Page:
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Review: Fantastically Great Women who Changed the World at Liverpool Playhouse ****

SIX meets Bill and Ted meets Night at the Museum in this sparky new show from the producers behind the sassy smash hit that put Henry VIII’s consorts centre stage.

Based on Liverpool-raised author and illustrator Kate Pankhurst’s book of the same name, Fantastically Great Women Who Changed the World is an exercise in empowering the next generation to fulfil their potential – and be happy in their own skin as they do it.

And if the lesson from that other youth-learns-from-famous-forebears, Bill and Ted, was ‘be excellent to each other’, the lesson that comes from Fantastically Great Women is ‘be excellent to yourself’ too.

The new show, billed as a 'kickass-pirational’ pop musical has some of the atmosphere of the successful SIX if not quite its tight-as-a-drum shaping; with twice the number of characters, it feels more rangy and sprawling - despite its compact 75-minute run time.

Could 12 kickass role models be too many for fidgety young members of the audience?

The action revolves around 10-year-old Jade (played on press night by Eva-Marie Saffrey), who is hiding among the packing crates in a cordoned off museum exhibition area, the Gallery of Greatness, waiting for closing time so her ‘adventure’ can begin.

In all honesty, the Jade we first meet seems a bit of a brat – but it transpires as the narrative unfolds there’s a story behind her bolshy bravado.

The titular women manifest themselves like feisty fairy godmothers in response to her appeal and offer her adventure, advice, confidence, colour and camaraderie in a series of crisply executed musical numbers, choreographed by Dannielle ‘Rhimes’ Lecointe.

There’s excellent ensemble work from the quartet of actresses who channel the ‘great women’ including Emmeline Pankhurst, Frida Kahlo, Marie Curie and record smashing Channel swimmer Trudy Ederle.

Above: Renee Lamb as Amelia Earhart and Eva-Marie Saffrey as Jade. Top: Fantastically Great Women. Photos by Pamela Raith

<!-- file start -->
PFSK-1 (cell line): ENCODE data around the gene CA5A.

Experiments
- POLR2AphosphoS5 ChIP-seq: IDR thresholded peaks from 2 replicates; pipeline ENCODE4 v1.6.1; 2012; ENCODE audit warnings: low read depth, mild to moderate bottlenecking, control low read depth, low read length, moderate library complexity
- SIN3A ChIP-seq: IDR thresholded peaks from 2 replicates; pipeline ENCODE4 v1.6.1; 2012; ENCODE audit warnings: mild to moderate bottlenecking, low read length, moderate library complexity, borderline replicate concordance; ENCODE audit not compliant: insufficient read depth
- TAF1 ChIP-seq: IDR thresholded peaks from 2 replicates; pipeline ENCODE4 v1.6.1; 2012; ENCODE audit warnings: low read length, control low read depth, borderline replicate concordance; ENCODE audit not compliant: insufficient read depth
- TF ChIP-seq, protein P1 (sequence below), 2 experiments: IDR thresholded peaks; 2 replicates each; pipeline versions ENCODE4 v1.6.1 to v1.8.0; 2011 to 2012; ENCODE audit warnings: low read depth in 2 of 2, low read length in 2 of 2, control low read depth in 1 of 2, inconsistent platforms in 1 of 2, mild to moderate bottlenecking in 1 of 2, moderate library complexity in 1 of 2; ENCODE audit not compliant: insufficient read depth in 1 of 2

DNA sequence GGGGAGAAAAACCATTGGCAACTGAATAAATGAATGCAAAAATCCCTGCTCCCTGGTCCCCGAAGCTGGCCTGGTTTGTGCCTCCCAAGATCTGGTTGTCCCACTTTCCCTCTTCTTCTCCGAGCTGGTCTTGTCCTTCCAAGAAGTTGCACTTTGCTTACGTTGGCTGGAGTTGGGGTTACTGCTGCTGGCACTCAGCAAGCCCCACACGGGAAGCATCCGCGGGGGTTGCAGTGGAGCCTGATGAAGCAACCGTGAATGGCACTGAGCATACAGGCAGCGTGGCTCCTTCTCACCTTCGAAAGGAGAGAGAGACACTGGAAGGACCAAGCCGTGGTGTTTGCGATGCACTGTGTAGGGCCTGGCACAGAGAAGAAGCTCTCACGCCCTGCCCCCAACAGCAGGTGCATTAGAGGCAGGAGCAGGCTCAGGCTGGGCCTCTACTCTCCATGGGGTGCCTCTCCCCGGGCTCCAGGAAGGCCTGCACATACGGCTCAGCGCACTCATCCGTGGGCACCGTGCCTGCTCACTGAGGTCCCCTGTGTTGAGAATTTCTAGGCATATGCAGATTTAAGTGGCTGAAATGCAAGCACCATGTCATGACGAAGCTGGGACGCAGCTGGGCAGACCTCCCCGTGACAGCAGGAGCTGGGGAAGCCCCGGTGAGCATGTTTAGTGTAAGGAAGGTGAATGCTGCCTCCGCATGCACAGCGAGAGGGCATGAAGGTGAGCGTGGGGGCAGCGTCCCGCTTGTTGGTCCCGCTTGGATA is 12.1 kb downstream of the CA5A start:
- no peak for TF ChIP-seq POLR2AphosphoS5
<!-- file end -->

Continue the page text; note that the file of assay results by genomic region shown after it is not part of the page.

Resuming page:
They include Liverpool’s Renee Lamb who made her professional debut as the original Catherine of Aragon in SIX (performing alongside fellow FGW cast member Christina Modestou).

While here Lamb delivers three really warm and engaging performances – enthusiastic female flying ace Amelia Earhart, pioneering nurse Mary Seacole and a gentle but affecting Rosa Parks, her own trajectory from the ensemble of a Liverpool Empire Stage Experience production of Fame a decade ago to her career today should be inspiring to youngsters in its own right.

As should the achievements of the wider all-women creative team which includes Miranda Cooper (the hugely successful songwriter behind number one hits like Round Round and Sound of the Underground) and Jennifer Decilveo (who penned the Grammy Award-winning Rise Up).

Pankhurst’s Fantastically Great Women are individuals who challenged the patriarchy, and whose determination, persistence and talent means we’re still talking about them today.

But the affirming message from this adaptation by Chris Bush is that each and every girl and woman is also a member of the ‘fantastically great’ club with the potential to leave their own mark, large or small.

Oh, and no one ever changed the world on an empty stomach!


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